The flamenco- festival at Düsseldorf’s tanzhaus nrw won’t inspire every flamenco fan with his focus on modern dance. The three dancers Andres Marin, Juan Carlos Lérida and Israel Galvan have a lot in common. Already as children they learned the orthodox flamenco in Sevilla, today in the middle of the thirties they barely count to the young wilds. For some they are considered as the visionary saviours, for others as the brutal destroyer of flamenco. All three have formed a distinctive style. They are open for experiments far beyond of flamenco clichés.
Also the play “El Arte de la Guerra » ( Art of war) of Juan Carlos, could be understanded as an impertinence. Lérida doesn’t go to war against the conventional flamenco, but it is too tight for him: “normal flamenco just knows two feelings: enjoyment and mourning”, he says. With his style of dance he brings agony, lust to kill, hate, depression and disgust on the stage. The flamenco aesthetics is also acoustically and optically deformed. No gorgeous coulisse, but a multimedia-based projection, no rose in the hair, but a camouflage suit, no guitars but electronics.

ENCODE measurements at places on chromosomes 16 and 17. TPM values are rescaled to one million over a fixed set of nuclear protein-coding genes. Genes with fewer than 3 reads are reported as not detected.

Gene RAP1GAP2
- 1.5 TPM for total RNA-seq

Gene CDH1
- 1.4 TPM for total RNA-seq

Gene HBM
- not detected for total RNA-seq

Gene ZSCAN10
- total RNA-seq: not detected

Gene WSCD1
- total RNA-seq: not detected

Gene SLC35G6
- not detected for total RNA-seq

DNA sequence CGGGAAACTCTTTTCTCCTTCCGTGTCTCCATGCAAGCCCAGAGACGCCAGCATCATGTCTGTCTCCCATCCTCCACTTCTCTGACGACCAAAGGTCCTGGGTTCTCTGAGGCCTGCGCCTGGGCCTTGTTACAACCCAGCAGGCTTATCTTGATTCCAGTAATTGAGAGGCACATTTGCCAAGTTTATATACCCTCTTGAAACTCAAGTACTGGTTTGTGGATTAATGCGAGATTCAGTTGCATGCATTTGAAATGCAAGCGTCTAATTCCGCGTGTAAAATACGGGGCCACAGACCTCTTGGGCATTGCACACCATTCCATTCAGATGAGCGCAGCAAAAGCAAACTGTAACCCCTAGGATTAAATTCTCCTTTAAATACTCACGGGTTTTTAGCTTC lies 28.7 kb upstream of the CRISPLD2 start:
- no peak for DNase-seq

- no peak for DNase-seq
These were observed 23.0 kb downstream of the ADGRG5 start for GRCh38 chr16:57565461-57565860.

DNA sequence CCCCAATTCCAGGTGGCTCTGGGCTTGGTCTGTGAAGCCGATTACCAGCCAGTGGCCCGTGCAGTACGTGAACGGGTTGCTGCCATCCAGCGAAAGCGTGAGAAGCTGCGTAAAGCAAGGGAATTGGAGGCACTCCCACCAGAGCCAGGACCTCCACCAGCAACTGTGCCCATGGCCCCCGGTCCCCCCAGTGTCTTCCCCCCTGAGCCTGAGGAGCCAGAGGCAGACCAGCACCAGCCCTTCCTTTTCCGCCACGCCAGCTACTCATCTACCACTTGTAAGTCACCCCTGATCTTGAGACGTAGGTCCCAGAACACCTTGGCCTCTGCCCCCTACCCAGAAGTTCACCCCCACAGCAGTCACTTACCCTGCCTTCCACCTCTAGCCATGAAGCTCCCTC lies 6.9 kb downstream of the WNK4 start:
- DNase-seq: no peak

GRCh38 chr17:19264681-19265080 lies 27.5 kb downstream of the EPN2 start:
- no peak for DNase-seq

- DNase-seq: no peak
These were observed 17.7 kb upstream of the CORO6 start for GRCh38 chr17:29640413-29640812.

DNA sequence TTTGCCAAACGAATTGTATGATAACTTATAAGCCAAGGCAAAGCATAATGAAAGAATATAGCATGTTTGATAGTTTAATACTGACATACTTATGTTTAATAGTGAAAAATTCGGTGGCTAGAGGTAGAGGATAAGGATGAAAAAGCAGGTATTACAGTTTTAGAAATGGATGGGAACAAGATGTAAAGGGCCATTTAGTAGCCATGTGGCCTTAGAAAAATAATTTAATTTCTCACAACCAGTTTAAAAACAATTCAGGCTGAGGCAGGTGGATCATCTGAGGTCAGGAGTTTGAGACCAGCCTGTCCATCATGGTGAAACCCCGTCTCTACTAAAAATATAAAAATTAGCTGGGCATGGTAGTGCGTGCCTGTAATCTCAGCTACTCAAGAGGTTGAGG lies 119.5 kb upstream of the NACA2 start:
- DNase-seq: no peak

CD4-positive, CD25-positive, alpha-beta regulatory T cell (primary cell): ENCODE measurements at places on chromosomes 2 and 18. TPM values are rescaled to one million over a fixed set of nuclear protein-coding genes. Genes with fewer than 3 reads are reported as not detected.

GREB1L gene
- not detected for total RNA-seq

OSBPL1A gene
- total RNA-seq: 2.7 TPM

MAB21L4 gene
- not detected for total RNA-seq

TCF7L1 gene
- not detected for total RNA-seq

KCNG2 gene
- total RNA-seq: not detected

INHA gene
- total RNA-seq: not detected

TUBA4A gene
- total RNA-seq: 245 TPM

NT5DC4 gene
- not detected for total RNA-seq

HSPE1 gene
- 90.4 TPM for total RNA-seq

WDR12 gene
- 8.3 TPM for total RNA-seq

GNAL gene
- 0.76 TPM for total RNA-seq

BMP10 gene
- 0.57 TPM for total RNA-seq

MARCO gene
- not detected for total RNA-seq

The audience has to take part: instead of applause, there is silent listenening.
Lérida twines in agony, dies in slow-motion, marches, begs, threats, dreams, bends himself, suffers visibly and is after 80 minutes completely weary. No member of the audience can elude from this horror-trip.
However does the flamenco- audience want to expose himself to such an artful experiment?
Or is the desire for clichés and doted dresses stronger? Always Flamenco stood on a fine line between kitsch and art. Through dance personalities like Marin, Galvan and Lérida there exists the best chances for the art today.